Two recent reports from e-skills UK and Unite provide conflicting messages of hope and concern for the future of the UK IT sector. However, both point to an impending crisis in the production line of new IT professionals and the system that supports their development through to senior management.
Despite recent uncertainty over the economic recovery, things appear far rosier for the IT sector. The latest e-skills UK report predicted IT sector growth up to five times faster this year than the UK industry average, with estimates of more than 100,000 new jobs created.
But this finding was accompanied by strong concerns that without urgent changes to the way we develop our IT professionals, the falling number of those taking IT options at school and university will starve the industry of talent and create serious skills shortages.
This disconnect between industry and education is not just present in secondary school and undergraduate study. A Unite survey of current UK IT employees out last month found 62 per cent felt they lacked the necessary training to keep their skills up to date.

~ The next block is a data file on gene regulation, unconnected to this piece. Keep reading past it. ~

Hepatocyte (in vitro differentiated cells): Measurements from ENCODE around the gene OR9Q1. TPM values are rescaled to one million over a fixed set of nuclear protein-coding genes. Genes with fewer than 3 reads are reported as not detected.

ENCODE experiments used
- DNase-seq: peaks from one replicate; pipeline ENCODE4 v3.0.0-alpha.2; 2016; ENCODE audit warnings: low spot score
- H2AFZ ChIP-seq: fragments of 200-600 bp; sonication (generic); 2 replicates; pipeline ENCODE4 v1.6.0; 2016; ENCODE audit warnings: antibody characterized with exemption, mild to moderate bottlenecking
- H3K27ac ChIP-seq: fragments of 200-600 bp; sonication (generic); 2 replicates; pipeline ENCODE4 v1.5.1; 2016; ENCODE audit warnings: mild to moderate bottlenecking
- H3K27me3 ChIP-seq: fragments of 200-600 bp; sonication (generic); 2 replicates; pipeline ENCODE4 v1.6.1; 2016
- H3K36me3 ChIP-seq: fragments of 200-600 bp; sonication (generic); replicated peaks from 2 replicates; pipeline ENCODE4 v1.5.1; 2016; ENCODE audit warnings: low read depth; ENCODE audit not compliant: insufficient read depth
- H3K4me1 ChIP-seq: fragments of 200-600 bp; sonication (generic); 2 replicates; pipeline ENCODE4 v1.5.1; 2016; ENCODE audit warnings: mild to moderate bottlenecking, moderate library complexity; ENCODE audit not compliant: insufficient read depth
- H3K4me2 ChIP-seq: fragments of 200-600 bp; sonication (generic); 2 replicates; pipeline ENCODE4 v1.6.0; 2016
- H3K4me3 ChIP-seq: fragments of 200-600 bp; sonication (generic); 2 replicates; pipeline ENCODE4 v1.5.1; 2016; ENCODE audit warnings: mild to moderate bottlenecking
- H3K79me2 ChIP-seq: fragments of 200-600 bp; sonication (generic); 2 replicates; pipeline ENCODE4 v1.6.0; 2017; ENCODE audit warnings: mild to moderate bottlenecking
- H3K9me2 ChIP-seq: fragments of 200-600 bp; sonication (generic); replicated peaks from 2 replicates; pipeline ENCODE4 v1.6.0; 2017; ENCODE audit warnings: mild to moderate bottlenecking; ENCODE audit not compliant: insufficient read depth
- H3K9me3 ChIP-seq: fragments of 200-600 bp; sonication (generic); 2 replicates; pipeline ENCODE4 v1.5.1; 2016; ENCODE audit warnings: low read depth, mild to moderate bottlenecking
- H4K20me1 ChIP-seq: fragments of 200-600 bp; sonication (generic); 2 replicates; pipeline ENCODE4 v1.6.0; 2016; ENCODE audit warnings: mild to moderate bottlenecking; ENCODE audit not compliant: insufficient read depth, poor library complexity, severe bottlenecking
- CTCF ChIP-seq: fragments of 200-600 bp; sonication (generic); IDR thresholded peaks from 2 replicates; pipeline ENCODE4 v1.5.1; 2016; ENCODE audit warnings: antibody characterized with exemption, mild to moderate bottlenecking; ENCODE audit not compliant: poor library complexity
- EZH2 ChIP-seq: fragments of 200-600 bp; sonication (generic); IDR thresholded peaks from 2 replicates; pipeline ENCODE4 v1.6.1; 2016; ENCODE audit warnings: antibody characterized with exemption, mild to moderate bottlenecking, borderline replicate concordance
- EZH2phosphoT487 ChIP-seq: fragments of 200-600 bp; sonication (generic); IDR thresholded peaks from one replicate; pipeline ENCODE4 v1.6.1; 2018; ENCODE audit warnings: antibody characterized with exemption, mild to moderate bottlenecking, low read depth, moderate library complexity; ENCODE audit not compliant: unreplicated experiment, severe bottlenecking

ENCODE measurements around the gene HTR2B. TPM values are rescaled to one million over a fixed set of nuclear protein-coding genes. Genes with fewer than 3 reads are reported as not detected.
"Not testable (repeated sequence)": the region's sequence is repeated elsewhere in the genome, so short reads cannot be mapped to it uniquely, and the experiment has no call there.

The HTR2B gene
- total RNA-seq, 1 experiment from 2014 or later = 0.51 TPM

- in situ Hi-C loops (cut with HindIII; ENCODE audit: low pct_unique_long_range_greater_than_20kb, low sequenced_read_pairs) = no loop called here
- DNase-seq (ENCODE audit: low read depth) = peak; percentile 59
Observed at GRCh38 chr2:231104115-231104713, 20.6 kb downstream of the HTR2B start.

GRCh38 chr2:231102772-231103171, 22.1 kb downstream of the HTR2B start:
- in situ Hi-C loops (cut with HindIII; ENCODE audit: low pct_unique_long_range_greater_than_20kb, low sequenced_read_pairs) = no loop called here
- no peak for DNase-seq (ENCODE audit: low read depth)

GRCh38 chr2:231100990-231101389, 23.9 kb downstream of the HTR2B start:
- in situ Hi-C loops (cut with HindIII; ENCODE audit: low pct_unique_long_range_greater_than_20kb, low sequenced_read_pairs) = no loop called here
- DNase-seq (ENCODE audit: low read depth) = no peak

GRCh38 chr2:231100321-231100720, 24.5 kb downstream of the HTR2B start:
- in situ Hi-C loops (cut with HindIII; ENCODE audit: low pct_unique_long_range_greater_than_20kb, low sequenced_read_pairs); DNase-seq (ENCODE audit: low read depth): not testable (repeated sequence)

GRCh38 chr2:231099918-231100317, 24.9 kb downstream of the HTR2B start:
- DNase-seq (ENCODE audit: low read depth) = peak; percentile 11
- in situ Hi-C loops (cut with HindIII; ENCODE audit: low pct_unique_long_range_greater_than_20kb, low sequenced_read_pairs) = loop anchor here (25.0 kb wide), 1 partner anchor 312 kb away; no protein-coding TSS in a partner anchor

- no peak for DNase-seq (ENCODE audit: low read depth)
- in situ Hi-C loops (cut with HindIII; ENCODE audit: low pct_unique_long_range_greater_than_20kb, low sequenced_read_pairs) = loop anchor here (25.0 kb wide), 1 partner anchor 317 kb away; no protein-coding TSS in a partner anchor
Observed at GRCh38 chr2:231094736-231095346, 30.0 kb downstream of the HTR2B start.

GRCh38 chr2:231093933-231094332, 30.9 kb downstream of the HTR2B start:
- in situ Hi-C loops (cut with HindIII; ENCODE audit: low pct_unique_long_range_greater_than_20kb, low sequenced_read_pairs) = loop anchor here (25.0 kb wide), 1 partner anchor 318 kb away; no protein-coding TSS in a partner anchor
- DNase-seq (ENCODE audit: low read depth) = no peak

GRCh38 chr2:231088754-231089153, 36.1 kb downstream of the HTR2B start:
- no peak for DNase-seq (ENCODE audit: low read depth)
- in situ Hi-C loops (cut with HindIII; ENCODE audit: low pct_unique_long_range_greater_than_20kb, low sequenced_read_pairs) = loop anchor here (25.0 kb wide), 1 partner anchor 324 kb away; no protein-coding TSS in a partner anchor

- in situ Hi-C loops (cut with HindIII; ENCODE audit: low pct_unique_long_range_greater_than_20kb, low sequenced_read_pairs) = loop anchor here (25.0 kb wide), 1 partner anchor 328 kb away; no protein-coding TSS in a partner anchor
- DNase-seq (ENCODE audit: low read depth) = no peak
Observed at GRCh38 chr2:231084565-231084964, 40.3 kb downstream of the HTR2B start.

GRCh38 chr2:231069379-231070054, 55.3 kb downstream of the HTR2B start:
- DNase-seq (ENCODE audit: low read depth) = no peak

Breakdown between IT industry and education
These results point to a breakdown in the critical relationship between the IT industry and the education system it supports. This breakdown is affecting the ability of educators to provide industry with the relevant skills it desperately needs. If nothing is done, this problem will, in time, turn employers off the benefits of continued staff learning.
There is a role here for the education sector and it starts by understanding how courses fit the structures of the real business world. This need means dispensing with the traditional course brochures and starting to speak in the industry language of IT skills and competency rather than certifications and accreditations.
The Open University is spearheading a change in approach by...
Kevin Streater is executive director, employer engagement for the IT and telecoms industry at the Open University.